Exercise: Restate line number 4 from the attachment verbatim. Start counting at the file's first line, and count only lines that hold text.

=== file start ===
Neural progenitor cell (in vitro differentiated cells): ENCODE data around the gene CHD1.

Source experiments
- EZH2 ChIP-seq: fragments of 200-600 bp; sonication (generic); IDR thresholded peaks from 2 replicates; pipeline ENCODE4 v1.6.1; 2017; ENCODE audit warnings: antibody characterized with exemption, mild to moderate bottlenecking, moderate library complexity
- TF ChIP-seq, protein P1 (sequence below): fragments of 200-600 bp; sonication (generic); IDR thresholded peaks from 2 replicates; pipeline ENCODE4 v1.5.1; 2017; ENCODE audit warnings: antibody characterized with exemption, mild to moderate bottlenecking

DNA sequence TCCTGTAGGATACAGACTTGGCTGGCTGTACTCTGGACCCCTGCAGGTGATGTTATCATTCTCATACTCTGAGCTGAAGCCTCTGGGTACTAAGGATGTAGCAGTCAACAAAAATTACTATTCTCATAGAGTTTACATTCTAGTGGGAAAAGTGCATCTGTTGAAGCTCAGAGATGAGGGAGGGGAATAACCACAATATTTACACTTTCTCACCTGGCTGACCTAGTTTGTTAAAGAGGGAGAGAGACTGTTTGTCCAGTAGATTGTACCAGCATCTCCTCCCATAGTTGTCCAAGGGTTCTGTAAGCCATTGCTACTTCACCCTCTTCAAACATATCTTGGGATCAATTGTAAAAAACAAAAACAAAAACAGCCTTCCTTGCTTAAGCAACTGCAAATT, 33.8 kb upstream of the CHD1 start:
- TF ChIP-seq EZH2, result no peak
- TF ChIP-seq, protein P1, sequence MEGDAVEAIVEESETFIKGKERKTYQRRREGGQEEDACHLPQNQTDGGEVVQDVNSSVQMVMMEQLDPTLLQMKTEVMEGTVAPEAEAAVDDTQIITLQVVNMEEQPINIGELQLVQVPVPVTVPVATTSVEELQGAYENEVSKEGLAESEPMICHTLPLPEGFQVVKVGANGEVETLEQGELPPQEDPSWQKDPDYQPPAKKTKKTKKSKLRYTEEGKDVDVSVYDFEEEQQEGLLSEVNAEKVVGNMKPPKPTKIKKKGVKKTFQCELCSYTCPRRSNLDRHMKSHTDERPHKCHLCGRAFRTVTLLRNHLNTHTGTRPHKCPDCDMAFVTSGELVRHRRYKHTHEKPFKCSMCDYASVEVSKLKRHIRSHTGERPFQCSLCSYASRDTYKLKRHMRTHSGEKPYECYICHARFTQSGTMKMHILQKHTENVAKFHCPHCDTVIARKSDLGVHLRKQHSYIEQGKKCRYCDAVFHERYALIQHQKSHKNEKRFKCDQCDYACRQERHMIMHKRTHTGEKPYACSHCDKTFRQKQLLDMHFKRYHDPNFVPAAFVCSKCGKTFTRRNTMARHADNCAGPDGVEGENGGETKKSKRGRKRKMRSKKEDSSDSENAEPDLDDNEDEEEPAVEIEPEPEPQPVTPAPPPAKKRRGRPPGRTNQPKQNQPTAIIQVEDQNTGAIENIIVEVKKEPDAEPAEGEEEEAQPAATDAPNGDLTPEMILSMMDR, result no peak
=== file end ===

- TF ChIP-seq, protein P1 (sequence below): fragments of 200-600 bp; sonication (generic); IDR thresholded peaks from 2 replicates; pipeline ENCODE4 v1.5.1; 2017; ENCODE audit warnings: antibody characterized with exemption, mild to moderate bottlenecking